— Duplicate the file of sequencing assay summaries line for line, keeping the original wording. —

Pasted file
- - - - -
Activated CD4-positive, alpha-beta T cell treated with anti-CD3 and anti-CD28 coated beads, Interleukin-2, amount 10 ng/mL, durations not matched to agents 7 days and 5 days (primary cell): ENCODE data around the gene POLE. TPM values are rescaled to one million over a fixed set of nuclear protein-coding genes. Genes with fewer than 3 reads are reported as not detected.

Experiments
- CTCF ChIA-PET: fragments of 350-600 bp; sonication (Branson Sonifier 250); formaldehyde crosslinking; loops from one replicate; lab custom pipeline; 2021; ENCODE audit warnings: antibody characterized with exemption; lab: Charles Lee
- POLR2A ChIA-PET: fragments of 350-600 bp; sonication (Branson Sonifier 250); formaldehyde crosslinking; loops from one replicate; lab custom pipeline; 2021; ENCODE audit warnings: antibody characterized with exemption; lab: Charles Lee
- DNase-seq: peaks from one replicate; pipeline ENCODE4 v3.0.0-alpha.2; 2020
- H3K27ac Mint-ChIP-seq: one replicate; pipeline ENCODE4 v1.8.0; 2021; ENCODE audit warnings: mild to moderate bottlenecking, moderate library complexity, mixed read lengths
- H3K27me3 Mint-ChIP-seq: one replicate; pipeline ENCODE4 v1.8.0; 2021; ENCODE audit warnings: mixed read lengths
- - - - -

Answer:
Activated CD4-positive, alpha-beta T cell treated with anti-CD3 and anti-CD28 coated beads, Interleukin-2, amount 10 ng/mL, durations not matched to agents 7 days and 5 days (primary cell): ENCODE data around the gene POLE. TPM values are rescaled to one million over a fixed set of nuclear protein-coding genes. Genes with fewer than 3 reads are reported as not detected.

Experiments
- CTCF ChIA-PET: fragments of 350-600 bp; sonication (Branson Sonifier 250); formaldehyde crosslinking; loops from one replicate; lab custom pipeline; 2021; ENCODE audit warnings: antibody characterized with exemption; lab: Charles Lee
- POLR2A ChIA-PET: fragments of 350-600 bp; sonication (Branson Sonifier 250); formaldehyde crosslinking; loops from one replicate; lab custom pipeline; 2021; ENCODE audit warnings: antibody characterized with exemption; lab: Charles Lee
- DNase-seq: peaks from one replicate; pipeline ENCODE4 v3.0.0-alpha.2; 2020
- H3K27ac Mint-ChIP-seq: one replicate; pipeline ENCODE4 v1.8.0; 2021; ENCODE audit warnings: mild to moderate bottlenecking, moderate library complexity, mixed read lengths
- H3K27me3 Mint-ChIP-seq: one replicate; pipeline ENCODE4 v1.8.0; 2021; ENCODE audit warnings: mixed read lengths